It was a smart response, in keeping with those in which, during his brief though challenging tenure as captain, he has hurdled any sense of awkwardness, or attrition, which might exist between himself and his inquisitors. Was that a faintly discernible sense of loss we observed at the thought he must now give up these duties? Gerrard's former Liverpool team-mate Danny Murphy suggested this week that he should be considered as a permanent captain, though the man himself was not falling for that line of conversation.
"You're trying to catch me out... Rio's the captain. I've been the stand-in captain," he said. "I've tried to do the best job I can do. But I've really loved leading the team out, every minute of it, even the games we've lost. I've been proud to lead the team out. I've given everything I've got and, even when Rio's back as captain, I'll continue to lead by example and try and do the best I can."
So for now, a last hurrah of sorts – on paper the toughest game of England's qualifying campaign, with the sub-plot of a another encounter with the striker Alexander Frei, who compounded that forgettable European campaign by spitting at Gerrard when Basle and Liverpool met. "I don't hold grudges, and he's apologised since, so we move on," said Gerrard, who was more absorbed last night with the strength of the Swiss defence. Intriguingly, Gerrard also revealed he had followed the Swiss very closely at the World Cup in order to see midfielder Gökhan Inler, who had been rumoured to be a replacement for Javier Mascherano at Anfield. "I thought he was good, but I don't control which players we sign," Gerrard said.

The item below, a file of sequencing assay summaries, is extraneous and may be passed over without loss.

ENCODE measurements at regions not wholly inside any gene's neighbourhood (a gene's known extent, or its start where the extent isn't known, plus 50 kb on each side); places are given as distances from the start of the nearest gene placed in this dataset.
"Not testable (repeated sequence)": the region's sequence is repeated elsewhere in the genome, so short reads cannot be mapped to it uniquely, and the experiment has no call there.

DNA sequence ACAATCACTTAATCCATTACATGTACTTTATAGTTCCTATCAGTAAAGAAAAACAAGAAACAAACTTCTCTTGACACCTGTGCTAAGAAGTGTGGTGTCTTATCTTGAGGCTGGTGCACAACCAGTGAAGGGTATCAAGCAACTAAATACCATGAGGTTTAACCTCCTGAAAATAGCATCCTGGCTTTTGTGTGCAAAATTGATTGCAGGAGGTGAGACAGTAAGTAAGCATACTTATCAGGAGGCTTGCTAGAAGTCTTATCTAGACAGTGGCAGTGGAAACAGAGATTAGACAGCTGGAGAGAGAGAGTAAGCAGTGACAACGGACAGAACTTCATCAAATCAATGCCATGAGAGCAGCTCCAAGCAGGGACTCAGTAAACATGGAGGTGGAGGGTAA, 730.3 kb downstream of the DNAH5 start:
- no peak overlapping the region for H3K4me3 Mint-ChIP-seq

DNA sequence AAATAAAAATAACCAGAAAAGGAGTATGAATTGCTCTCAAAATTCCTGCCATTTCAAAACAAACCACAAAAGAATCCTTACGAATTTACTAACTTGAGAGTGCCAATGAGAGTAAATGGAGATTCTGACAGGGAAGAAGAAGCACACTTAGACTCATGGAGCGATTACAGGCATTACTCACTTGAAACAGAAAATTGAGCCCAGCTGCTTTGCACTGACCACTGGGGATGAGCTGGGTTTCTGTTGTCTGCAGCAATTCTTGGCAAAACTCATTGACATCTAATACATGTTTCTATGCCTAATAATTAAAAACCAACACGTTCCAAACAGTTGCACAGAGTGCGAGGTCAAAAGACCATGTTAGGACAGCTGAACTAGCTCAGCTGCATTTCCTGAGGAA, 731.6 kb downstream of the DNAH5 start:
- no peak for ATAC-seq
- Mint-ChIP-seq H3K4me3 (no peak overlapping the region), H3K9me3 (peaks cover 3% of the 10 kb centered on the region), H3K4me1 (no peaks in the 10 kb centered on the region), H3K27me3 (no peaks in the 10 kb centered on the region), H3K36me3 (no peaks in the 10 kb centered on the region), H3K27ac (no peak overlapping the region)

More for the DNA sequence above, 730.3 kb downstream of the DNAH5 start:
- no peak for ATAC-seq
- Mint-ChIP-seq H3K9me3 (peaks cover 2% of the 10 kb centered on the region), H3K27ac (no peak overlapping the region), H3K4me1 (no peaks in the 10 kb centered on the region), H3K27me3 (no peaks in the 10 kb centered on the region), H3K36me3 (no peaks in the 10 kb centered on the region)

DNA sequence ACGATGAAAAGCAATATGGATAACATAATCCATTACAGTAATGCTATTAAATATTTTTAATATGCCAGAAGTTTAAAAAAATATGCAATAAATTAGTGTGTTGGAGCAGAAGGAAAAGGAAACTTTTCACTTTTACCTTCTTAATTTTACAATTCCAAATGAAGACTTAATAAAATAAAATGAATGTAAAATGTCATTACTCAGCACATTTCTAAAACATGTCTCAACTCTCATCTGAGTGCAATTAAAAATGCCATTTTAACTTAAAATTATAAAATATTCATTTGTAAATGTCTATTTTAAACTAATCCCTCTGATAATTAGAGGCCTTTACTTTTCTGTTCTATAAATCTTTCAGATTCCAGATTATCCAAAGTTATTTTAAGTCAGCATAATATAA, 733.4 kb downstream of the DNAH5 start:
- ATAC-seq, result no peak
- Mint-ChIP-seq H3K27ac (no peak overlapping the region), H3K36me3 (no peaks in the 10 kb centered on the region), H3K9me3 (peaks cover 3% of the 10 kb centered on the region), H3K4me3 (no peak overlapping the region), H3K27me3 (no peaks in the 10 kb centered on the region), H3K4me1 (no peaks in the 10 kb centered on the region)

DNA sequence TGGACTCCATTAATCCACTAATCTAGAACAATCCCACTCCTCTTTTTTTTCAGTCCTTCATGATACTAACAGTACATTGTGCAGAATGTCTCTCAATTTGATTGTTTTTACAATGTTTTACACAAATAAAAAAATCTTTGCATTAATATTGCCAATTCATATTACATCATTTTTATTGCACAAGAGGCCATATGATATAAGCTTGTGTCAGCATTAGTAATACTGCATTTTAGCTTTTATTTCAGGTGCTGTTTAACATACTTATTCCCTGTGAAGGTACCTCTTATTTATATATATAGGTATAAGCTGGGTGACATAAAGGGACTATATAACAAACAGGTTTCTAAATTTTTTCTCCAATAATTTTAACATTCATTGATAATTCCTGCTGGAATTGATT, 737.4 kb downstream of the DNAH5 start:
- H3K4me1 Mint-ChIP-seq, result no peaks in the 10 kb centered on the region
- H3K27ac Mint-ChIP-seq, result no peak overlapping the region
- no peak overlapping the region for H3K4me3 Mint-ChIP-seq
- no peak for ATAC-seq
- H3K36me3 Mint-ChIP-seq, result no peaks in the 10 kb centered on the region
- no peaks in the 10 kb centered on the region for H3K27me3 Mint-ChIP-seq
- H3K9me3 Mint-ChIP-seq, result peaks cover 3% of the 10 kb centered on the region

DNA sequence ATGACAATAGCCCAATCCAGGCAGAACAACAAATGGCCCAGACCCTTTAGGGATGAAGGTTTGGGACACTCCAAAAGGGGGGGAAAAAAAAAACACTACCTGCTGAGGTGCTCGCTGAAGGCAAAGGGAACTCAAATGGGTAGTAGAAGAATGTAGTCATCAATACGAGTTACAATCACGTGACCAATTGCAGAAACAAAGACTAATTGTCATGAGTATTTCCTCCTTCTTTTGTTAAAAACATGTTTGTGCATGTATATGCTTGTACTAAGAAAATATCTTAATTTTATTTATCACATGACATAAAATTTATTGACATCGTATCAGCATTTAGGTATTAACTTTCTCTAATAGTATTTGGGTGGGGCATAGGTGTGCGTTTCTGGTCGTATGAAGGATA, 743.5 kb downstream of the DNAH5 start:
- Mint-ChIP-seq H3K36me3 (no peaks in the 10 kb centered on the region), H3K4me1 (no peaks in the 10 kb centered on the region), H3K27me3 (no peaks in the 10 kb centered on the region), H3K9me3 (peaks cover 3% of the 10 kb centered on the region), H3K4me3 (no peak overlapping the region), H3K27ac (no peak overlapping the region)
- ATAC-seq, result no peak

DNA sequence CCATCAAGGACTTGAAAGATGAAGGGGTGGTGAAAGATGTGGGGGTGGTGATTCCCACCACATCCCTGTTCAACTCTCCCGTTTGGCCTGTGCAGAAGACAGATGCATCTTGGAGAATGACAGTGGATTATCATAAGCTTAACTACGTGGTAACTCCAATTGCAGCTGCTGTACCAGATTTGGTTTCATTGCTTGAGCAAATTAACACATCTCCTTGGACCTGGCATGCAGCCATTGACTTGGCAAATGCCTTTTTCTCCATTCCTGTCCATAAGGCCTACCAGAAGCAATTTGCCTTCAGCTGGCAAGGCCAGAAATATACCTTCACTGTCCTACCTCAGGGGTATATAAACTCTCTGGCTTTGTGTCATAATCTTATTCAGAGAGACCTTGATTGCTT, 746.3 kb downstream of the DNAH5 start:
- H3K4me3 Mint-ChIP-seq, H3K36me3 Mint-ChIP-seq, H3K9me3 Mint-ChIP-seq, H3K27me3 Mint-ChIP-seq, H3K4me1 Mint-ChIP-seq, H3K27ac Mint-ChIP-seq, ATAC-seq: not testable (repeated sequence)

The captain's preparations did not involve throwing an arm around Rooney's shoulder. "You guys know Wayne like me. I don't think I'll need to," he said. And would he start the game with him? "Yes." So spoke the voice of sometimes bitter experience.
Gerrard by numbers
83 Games the midfielder has started in his 86 caps for England.
19 International goals. His first for England came against Germany in the remarkable 5-1 victory in Munich in September 2001.
14Occasions Gerrard has captained England, winning seven, losing four and drawing three.
3 Different England managers have named him as captain. Sven Goran Eriksson, Steve McClaren and Fabio Capello – including his first match in charge, against Switzerland in 2008.
4Major tournaments played in – 2006 and 2010 World Cups and the 2000 and 2004 European Championships.